Democratic-led panel kills ‘parental rights’ bills on school books, gender identity
Speaker says ‘parents should have a role in teaching their children’
A Democratic-led Senate committee on Thursday killed multiple bills from House Republicans that aimed to increase parental oversight in public schools.
The votes continue a trend of lawmakers of both parties opposing each other’s controversial legislation and killing them in committee hearings.
Bills defeated by the Senate Education and Health Committee included proposals to require that parents be notified and allowed to opt their children out of presentations or performances by outside groups and mandate parental involvement in the crafting of library policies.
“As was pointed out in testimony, our school divisions already have the authority to identify materials that may be deemed objectionable,” said Sen. Ghazala Hashmi, D-Richmond. “We have two county school divisions that have already moved to remove some books. Our local school divisions have this authority and they are already doing it.”
House Speaker Todd Gilbert, R-Shenandoah, castigated Democrats for the votes Thursday, saying in a statement that “common sense, parental involvement bills just have no place in today’s Democratic Party.”
“Democrats made it clear yesterday that they’re still in Terry McAuliffe’s camp, and don’t think that parents should have a role in teaching their children,” said Gilbert, referring to former Gov. Terry McAuliffe’s remarks during the 2021 gubernatorial race that parents shouldn’t decide what schools teach.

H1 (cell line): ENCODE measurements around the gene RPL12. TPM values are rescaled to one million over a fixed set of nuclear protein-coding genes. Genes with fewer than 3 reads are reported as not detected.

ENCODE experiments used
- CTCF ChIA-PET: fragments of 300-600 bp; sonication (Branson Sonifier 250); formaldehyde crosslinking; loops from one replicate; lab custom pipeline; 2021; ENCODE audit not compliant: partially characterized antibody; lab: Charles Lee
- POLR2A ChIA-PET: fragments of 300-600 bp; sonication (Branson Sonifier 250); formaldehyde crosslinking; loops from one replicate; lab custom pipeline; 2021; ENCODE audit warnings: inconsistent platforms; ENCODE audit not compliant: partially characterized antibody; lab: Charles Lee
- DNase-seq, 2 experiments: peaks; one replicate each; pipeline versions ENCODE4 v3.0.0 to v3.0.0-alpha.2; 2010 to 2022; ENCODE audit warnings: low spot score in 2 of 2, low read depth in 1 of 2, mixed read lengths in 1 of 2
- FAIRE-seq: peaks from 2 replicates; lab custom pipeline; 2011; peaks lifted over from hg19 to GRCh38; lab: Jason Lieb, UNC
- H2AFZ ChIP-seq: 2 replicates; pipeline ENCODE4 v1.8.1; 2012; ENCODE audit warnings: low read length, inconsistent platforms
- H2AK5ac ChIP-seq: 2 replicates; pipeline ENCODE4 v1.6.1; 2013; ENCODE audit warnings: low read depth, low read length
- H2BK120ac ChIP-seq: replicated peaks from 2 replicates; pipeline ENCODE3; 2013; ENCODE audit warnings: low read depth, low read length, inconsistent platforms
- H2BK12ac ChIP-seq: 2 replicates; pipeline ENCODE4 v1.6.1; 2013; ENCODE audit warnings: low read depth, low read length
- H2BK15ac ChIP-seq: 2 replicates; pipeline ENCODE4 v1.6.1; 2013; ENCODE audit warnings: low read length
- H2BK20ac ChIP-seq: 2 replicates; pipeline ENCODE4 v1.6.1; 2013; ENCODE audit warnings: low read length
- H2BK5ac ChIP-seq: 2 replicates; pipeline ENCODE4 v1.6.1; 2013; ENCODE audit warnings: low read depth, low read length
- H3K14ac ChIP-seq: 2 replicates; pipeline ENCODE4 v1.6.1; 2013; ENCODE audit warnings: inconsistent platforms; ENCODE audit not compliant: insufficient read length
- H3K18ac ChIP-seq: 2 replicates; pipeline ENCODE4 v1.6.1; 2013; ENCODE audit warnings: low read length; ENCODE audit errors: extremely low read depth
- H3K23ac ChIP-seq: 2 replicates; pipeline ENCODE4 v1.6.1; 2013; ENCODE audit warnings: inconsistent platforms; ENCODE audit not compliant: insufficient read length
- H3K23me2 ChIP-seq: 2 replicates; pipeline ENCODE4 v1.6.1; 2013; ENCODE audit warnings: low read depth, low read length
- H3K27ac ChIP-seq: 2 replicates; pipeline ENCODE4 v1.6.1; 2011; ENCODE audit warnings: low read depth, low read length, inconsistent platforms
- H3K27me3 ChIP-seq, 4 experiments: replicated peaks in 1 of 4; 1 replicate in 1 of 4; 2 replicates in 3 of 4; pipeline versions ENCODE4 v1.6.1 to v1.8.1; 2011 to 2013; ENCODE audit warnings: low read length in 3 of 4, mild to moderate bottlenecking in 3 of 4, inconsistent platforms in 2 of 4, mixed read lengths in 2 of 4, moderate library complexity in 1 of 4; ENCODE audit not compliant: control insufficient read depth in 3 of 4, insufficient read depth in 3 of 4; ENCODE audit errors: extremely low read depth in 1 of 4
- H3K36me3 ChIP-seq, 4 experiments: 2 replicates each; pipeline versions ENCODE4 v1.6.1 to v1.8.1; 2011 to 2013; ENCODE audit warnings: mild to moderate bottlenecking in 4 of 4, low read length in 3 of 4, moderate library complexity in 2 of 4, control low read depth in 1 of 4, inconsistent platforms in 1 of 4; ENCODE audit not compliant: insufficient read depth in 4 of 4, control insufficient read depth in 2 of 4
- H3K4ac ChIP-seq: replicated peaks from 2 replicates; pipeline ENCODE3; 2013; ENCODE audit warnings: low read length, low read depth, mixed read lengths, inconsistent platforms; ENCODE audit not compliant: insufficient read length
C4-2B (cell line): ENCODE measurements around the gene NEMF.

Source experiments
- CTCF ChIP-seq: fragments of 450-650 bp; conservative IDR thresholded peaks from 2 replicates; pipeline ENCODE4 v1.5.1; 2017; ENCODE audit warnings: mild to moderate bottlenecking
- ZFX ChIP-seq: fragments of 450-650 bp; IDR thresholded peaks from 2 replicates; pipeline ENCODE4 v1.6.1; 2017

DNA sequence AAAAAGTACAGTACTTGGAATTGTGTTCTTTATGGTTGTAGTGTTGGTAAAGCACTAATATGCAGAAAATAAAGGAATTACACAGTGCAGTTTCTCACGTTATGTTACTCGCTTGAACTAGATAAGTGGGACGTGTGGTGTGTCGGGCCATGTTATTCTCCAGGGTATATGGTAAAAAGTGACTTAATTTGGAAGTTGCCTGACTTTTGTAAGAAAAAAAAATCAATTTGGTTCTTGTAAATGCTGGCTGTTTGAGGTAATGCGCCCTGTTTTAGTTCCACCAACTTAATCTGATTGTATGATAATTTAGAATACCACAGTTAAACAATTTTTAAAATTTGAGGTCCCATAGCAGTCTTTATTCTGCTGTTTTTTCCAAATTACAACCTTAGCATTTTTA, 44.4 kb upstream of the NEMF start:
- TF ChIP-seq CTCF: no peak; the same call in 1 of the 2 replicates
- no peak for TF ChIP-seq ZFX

Del. Tim Anderson, R-Virginia Beach, who carried a bill that requires explicit content in school libraries to be electronically cataloged and lets parents restrict children’s access to it, also criticized the decisions, saying controversial books such as the LGBTQ-themed graphic novel “Gender Queer: A Memoir” and Margaret Atwood’s widely celebrated dystopian novel “The Handmaid’s Tale” contain graphic content inappropriate for minors.
“The content of the books are so graphic they cannot be broadcast on television or handed out to children in non-library settings, because doing so would be criminal under Virginia law as the material is so graphic it falls in the category of harmful to juveniles,” Anderson said. “I could not be more disappointed with legislators rejecting the concept that parents know what is best for their children and that granting parents the right to restrict their child from having access to these materials is in the best interest of the parent and child relationship.”
READ MORE ON VIRGINIAMERCURY.COM >>
Copyright 2023 WWBT. All rights reserved.